The Peanut Butter Falcon, written and directed by Tyler Nilson and Michael Schwartz, is a story about Zack (Zack Gottsagen), a young man with Down Syndrome who lives in a retirement home in North Carolina but dreams of becoming a wrestler, like his idol, Saltwater Redneck (Thomas Haden Church), whose videotapes he watches religiously. We meet Zack when he breaks out of the facility, leaving behind the friendly social worker Eleanor (Dakota Johnson), and tries to make it to his hero’s wrestling school down river.

The morning after the daring escape, Zack crosses paths with Tyler (Shia LaBeouf), a kid who finds himself in trouble with some unsavory local fishermen. Tyler is somewhat lost and reckless following the death of his older brother (Jon Bernthal), but since his aim is to follow the river down to Florida, he reluctantly agrees to help Zack get to his destination on the way. Meanwhile, Eleanor is tasked with finding Zack.

Genre-wise, the film is a dramedy, given its tendency to play on our heartstrings while maintaining a comedic tone throughout, and the hard-to-hit balance it strikes between the two poles makes it an early candidate for the title of feel-good movie of the year. It’s a road movie, except that it avoids cars and, well, the road, its two protagonists instead choosing to sail the river or walk the beaches and corn fields. It’s your run-of-the-mill buddy comedy, except that one of the buddies has Down Syndrome: this, however, is not some forcibly added twist to the trope, since Zack and Tyler simply have as much natural chemistry onscreen as any other cinematic pair of buddies you can think of.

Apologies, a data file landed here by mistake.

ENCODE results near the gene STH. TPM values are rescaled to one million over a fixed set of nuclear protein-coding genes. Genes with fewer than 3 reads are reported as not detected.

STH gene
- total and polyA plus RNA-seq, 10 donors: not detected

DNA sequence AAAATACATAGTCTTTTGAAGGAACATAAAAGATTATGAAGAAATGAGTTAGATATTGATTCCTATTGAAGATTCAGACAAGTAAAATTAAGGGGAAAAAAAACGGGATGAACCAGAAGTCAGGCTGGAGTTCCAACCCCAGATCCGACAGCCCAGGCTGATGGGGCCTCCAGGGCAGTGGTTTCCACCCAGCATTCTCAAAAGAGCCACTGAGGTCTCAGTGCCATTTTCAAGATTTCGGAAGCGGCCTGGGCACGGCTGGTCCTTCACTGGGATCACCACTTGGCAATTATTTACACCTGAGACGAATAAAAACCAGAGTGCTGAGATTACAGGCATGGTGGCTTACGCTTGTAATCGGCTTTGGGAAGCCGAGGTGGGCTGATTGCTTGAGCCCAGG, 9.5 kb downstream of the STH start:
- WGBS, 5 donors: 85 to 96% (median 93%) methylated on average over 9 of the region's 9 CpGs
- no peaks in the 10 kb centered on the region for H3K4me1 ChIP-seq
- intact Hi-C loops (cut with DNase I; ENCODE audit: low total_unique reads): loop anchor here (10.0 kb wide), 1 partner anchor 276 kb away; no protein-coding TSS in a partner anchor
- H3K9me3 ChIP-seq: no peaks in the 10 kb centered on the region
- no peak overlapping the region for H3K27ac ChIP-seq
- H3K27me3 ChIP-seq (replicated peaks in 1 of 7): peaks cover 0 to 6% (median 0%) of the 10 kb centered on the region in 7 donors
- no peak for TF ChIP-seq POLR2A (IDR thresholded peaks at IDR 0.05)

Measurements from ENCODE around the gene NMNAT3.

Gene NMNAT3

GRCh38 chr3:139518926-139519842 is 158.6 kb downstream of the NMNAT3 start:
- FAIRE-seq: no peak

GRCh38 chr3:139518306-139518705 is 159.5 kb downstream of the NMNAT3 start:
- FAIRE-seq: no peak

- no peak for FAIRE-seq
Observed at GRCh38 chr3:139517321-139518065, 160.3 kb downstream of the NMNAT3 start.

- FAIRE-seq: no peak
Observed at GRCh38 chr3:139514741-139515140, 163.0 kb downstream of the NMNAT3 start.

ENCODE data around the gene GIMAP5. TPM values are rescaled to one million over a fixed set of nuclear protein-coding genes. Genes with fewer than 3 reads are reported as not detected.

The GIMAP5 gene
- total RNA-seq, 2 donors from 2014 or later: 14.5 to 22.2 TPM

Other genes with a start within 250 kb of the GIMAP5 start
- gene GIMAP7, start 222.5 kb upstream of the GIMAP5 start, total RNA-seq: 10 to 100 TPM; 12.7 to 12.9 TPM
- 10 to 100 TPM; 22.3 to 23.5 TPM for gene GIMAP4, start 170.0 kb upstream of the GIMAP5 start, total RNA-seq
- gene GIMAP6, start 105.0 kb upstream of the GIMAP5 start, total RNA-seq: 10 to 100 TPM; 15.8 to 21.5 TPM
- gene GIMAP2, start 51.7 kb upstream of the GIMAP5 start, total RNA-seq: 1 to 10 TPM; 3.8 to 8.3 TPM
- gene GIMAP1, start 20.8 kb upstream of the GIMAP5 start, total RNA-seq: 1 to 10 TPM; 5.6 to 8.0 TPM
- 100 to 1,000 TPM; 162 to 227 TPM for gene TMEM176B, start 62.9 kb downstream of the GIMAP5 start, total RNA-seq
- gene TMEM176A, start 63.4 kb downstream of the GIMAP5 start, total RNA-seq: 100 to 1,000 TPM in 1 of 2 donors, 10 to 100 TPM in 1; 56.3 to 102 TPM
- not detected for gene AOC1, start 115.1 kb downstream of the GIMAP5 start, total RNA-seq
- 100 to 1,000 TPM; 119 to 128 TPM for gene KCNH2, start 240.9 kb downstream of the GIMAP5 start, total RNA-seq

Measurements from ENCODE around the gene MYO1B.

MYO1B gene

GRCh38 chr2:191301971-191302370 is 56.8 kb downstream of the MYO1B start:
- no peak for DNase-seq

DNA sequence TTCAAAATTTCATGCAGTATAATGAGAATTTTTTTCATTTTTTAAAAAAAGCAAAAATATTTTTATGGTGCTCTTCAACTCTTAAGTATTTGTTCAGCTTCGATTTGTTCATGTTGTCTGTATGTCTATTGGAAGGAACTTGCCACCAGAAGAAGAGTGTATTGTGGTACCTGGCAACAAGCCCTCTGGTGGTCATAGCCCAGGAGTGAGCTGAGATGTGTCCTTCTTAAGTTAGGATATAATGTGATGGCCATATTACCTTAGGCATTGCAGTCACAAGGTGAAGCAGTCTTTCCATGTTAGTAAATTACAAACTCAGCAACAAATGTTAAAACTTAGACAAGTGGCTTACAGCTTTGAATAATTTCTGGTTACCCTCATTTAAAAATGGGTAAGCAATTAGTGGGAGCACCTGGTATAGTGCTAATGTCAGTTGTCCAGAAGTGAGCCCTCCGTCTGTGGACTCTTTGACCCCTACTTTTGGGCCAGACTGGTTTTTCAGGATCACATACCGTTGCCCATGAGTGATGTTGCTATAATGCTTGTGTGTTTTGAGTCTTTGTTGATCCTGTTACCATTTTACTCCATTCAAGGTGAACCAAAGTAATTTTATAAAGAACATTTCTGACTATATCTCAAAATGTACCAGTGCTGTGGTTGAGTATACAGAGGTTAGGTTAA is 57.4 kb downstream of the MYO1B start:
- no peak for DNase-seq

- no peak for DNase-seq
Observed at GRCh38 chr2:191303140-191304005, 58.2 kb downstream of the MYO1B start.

Picture: Cinemanse Oy

Most importantly, this film works because it is not a story about a man with Down Syndrome, but a story about a man with the odds stacked against him, trying nonetheless to achieve his goal. This approach ends up humanizing people with Down Syndrome more than any pity-invoking public service announcement ever could. In fact, the film makes this clear at one point, when Tyler tells Eleanor to stop helping Zack with tasks that he, a grown man, can do himself.

Shia LaBeouf as Tyler puts his talent on display here. He uses his charisma and onscreen presence to take charge in certain scenes, but for the most part he plays it cool, letting Zack shine with his equally great comedic timing. In the end, it’s the relationship the two actors developed in the course of the filming that is the true achievement. Add to this a well-written and not overly emphasized romantic element between LaBeouf’s and Johnson’s character, and this film ticks off all the boxes for getting under your skin.

An honorable mention should also go to the soundtrack, which leans into the setting-appropriate genres of bluegrass, folk and country, reducing the low-key indie-pop that usually accompanies these sorts of films to a minimum.

The Peanut Butter Falcon opens in cinemas on Valentine’s Day, February 14.